Going through Hawaii Kai at this point, and getting off of the highway and on Hawaii Kai Drive is a blessing, no more wind!  I usually hate this loop but this time it feels amazing, comfortable, and significantly easier than the head wind!  I’m also feeling much better and feel like I’ve gotten a second wind (no pun intended).  Splits show some recovery in pace.  Still no sign of Richard and I think wow he must be jamming. I’m really excited for him and the thought of trying to catch up to him.

Mile 19 – 21 (6:47, 6:52, 6:53)

Probably the most comfortable and enjoyable stretch of the entire marathon.  Tail winds on us (no complaints) but also seeing all of the other runners cheering us on gives me a nice boost of much needed energy.  Still can’t see Richard, but I’m ok with that because I know he must be doing well.  I see several familiar faces, including my sister, and everyone is smiling and enjoying themselves out there.  Super awesome to be a part of it all.  One mile more and we’re off of the highway, heading back through Kahala for the final home stretch!  Legs are definitely feeling fatigued.  And my stomach is still wonky and all over the place (need to fix this – help!).  But I’m relaxed, enjoying the moment, and continuing to push.

Mile 22 – 24 (6:56, 6:42, 7:04)

I just trying to keep an average goal marathon pace at this point.  Always tough going back through Kahala on that last, long stretch.  My legs are pretty shot at this point, the sun is starting to creep out, and I’m starting to really not like this run anymore 🙂 Between mile 23 and 24, on the uphill climb I see Richard’s girlfriend and ask her how far ahead Richard is ahead of me. She has a puzzled look on her face and tells me she hasn’t seen Richard yet!  I’m so confused and don’t know what to do, so I sprint up the hill looking for Richard.  Don’t see him, so I drink some water, use the porter potty, and wait about 30 or so seconds for him.  Still not 100% confident that he’s behind me, I decide to keep going forward.

Mile 25 – 26.2 (8:24, 6:09)

I jam down Diamond Head, figure I might as well finish as hard as I can. I can’t do math at this point, so I’m still pushing to see if I can squeeze in just under 3 hours (hence the reason for 6:09 for mile 26!!).  At the last turn on the home stretch I realize there is no way, so I ease up significantly, relax and take it easy through the final 100m down the shoot.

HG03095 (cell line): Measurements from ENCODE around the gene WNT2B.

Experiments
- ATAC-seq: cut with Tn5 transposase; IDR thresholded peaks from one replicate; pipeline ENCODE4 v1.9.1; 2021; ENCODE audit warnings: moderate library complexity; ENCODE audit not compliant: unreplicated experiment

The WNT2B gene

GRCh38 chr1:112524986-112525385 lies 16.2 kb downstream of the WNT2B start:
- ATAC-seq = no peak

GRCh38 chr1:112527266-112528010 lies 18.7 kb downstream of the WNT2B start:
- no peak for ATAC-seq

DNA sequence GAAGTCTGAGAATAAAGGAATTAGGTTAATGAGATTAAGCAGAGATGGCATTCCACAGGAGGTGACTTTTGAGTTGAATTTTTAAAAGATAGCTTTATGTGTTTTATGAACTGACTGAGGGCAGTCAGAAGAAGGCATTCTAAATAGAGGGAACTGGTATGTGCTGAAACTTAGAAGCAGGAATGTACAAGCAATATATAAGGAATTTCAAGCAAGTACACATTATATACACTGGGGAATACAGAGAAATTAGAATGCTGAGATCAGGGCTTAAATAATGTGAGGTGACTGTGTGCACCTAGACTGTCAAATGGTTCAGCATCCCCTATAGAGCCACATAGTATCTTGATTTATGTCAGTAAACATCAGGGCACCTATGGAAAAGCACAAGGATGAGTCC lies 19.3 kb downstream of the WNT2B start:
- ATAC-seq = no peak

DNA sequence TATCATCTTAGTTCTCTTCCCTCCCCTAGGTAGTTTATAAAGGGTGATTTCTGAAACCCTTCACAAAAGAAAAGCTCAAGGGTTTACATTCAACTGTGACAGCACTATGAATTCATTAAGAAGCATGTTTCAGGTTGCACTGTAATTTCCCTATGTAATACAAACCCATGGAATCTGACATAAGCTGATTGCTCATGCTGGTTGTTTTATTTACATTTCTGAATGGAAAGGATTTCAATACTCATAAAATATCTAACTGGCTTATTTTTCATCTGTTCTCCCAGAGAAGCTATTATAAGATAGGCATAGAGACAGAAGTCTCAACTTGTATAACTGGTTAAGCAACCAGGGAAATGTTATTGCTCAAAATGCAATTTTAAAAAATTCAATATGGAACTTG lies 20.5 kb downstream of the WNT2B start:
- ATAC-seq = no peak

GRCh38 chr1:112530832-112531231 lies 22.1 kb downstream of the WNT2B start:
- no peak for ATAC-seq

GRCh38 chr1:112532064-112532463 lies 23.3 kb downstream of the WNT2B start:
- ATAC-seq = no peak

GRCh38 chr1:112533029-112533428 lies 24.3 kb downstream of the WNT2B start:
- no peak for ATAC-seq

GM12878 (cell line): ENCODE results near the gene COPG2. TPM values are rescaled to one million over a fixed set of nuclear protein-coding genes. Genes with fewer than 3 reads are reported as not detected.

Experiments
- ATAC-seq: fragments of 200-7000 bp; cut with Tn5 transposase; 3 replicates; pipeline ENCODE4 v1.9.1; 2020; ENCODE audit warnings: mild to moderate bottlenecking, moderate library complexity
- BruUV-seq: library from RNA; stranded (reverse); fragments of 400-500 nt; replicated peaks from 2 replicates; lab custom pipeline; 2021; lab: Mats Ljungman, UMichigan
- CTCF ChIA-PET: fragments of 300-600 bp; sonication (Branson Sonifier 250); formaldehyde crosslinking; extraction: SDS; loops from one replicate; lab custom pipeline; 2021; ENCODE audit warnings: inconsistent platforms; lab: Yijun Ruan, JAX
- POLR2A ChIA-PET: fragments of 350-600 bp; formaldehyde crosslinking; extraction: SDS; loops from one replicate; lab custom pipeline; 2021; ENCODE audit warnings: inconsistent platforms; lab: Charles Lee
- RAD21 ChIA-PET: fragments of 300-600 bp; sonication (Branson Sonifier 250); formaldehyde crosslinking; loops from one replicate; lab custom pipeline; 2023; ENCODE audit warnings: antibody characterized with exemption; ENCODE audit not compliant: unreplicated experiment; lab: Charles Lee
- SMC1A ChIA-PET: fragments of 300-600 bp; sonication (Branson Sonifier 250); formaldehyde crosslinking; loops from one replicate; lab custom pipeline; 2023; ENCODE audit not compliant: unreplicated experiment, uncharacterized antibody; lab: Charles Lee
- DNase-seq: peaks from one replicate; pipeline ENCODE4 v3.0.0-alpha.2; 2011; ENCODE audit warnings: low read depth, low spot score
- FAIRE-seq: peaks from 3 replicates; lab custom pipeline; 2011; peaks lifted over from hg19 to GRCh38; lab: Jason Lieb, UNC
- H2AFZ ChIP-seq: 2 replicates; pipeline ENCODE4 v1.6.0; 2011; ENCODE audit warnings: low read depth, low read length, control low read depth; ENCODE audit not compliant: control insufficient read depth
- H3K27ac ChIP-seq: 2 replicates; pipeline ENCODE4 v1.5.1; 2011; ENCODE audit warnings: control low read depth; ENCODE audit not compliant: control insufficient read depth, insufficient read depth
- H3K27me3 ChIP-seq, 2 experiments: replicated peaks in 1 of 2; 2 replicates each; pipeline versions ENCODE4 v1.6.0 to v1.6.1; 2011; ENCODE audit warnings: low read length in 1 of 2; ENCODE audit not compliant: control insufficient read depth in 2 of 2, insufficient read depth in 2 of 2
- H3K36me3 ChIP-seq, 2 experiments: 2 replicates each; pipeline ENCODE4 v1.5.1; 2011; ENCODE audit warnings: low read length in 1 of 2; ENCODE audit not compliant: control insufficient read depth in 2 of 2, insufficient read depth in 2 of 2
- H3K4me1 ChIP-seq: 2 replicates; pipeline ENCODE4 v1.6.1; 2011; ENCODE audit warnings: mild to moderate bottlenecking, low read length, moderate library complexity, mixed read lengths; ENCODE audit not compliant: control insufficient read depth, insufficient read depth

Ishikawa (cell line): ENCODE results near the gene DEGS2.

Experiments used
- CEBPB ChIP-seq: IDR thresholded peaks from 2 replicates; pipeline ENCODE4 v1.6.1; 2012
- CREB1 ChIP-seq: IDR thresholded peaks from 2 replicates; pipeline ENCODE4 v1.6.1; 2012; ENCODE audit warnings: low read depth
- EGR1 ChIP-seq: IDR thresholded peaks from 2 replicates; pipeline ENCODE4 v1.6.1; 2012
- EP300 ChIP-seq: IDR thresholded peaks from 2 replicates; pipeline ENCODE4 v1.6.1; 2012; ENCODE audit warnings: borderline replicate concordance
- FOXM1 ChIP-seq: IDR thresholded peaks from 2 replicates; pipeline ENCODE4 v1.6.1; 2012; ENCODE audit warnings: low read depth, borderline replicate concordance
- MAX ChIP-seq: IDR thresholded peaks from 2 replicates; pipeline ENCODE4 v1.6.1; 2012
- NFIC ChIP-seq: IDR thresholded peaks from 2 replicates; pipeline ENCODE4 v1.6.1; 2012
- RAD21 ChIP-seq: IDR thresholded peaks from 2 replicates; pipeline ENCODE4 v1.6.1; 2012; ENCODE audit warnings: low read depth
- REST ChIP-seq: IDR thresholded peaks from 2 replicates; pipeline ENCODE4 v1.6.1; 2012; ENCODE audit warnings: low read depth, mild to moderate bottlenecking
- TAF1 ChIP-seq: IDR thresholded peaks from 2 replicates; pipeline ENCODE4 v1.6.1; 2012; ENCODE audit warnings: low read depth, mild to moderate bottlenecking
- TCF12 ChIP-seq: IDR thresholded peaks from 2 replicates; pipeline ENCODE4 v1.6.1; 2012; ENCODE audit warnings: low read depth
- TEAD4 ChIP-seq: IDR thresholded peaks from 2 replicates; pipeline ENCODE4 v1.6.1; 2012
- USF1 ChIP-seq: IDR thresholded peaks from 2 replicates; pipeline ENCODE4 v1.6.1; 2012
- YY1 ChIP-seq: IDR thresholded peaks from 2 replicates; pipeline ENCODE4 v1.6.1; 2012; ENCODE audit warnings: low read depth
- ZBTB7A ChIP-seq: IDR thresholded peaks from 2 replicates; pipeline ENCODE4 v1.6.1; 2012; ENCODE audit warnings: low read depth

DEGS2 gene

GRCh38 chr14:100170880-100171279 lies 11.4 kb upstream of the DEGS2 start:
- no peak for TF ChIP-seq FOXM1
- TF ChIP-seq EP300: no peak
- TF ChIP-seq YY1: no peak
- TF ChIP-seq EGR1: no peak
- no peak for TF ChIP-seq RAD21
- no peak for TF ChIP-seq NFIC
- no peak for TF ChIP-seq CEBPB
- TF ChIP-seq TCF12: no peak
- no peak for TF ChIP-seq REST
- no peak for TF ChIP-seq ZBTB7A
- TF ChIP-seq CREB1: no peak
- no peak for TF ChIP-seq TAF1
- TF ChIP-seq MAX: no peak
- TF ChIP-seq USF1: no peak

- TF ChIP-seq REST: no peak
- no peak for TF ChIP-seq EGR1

Finish time – 3:01:40

  • 8th marathon complete
  • Boston Qualifying finish time
  • First (fairly unsuccessful) pacing job complete

Richard crossed the finish at 3:05:xx a couple minutes behind me.  What ended up happening was he jumped into a porter potty around mile 17 or 18 and I passed him without knowing it.  It was unfortunate but really unavoidable.  I felt terrible for leaving him out there, not to mention finish the race before him.  But thank goodness he had a good sense of humor about it.  We both enjoyed ourselves out there and had no regrets about any of it.

The Analysis

Another good marathon experience for me (my Garmin splits can be seen here.  Probably will be the last time I race Honolulu.  I’ll probably run it again, but never again for time or really pushing it.  It just isn’t a well-organized and support race for serious runners.  It’s unfortunate but it’s a reality with this one.

I ran with compression socks (never do) and I think they actually helped in the second half.  Not sure I’ll race with them again, but definitely interested.  The compression tights I wore actually really did help and I’ll probably pick that up for Boston.  The Peanut Butter GU gels, unfortunately (because I LOVE, LOVE the taste of them) I think are too thick and might be upsetting my stomach a bit.  I’m going back to the Hammer Gels for Boston training and will race Boston with them.  Definitely need to stabilize the stomach before Boston.  Think it’s the food intake, as well as timing of when I’m eating.  Need to practice on my runs, particularly the long runs.  Might need to take less water breaks during these runs and simulate actual race day conditions more, because my stomach seems to turn like clock work shortly after the 10k mark.  Even this time around I ate significantly less the morning of (half a bagel, apple juice, two cups of coffee) but still had to go.

I’m looking forward to getting ready for Boston shortly after the new year!  Until then, hoping to not put on too much weight, spend time with family and friends, and work on building a good base of miles.  Will check back in later!  Thanks always for your time and support!